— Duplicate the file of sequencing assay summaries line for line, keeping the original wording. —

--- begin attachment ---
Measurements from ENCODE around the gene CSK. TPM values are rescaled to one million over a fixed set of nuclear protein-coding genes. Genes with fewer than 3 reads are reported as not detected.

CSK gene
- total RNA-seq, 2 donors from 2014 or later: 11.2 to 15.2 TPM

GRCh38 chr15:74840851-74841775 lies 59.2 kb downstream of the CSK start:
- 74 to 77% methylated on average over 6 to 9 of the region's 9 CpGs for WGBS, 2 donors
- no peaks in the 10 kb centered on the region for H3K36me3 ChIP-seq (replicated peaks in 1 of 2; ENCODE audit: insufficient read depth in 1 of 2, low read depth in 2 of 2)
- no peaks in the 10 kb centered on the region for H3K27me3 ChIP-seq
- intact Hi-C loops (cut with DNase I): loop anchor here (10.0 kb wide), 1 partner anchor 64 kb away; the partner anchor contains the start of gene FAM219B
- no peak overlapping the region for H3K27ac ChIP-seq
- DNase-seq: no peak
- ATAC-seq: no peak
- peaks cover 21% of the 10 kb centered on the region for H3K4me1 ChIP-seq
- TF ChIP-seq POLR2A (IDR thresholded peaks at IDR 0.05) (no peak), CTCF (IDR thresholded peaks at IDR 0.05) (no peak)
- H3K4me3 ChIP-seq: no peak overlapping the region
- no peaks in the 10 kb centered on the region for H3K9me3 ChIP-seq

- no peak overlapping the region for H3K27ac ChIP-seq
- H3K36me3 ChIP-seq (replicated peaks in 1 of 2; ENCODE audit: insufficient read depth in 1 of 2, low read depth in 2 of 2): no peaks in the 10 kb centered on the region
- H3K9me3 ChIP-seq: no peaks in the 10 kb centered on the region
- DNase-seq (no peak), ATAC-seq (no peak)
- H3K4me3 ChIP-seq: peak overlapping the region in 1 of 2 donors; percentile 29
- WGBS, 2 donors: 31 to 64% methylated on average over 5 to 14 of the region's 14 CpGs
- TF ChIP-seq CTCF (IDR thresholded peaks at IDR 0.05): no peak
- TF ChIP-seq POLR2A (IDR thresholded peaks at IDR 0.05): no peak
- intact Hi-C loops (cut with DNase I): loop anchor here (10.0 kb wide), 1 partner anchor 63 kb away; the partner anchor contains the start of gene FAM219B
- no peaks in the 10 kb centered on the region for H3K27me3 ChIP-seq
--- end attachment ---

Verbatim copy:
Measurements from ENCODE around the gene CSK. TPM values are rescaled to one million over a fixed set of nuclear protein-coding genes. Genes with fewer than 3 reads are reported as not detected.

CSK gene
- total RNA-seq, 2 donors from 2014 or later: 11.2 to 15.2 TPM

GRCh38 chr15:74840851-74841775 lies 59.2 kb downstream of the CSK start:
- 74 to 77% methylated on average over 6 to 9 of the region's 9 CpGs for WGBS, 2 donors
- no peaks in the 10 kb centered on the region for H3K36me3 ChIP-seq (replicated peaks in 1 of 2; ENCODE audit: insufficient read depth in 1 of 2, low read depth in 2 of 2)
- no peaks in the 10 kb centered on the region for H3K27me3 ChIP-seq
- intact Hi-C loops (cut with DNase I): loop anchor here (10.0 kb wide), 1 partner anchor 64 kb away; the partner anchor contains the start of gene FAM219B
- no peak overlapping the region for H3K27ac ChIP-seq
- DNase-seq: no peak
- ATAC-seq: no peak
- peaks cover 21% of the 10 kb centered on the region for H3K4me1 ChIP-seq
- TF ChIP-seq POLR2A (IDR thresholded peaks at IDR 0.05) (no peak), CTCF (IDR thresholded peaks at IDR 0.05) (no peak)
- H3K4me3 ChIP-seq: no peak overlapping the region
- no peaks in the 10 kb centered on the region for H3K9me3 ChIP-seq

- no peak overlapping the region for H3K27ac ChIP-seq
- H3K36me3 ChIP-seq (replicated peaks in 1 of 2; ENCODE audit: insufficient read depth in 1 of 2, low read depth in 2 of 2): no peaks in the 10 kb centered on the region
- H3K9me3 ChIP-seq: no peaks in the 10 kb centered on the region
- DNase-seq (no peak), ATAC-seq (no peak)
- H3K4me3 ChIP-seq: peak overlapping the region in 1 of 2 donors; percentile 29
- WGBS, 2 donors: 31 to 64% methylated on average over 5 to 14 of the region's 14 CpGs
- TF ChIP-seq CTCF (IDR thresholded peaks at IDR 0.05): no peak
- TF ChIP-seq POLR2A (IDR thresholded peaks at IDR 0.05): no peak
- intact Hi-C loops (cut with DNase I): loop anchor here (10.0 kb wide), 1 partner anchor 63 kb away; the partner anchor contains the start of gene FAM219B
- no peaks in the 10 kb centered on the region for H3K27me3 ChIP-seq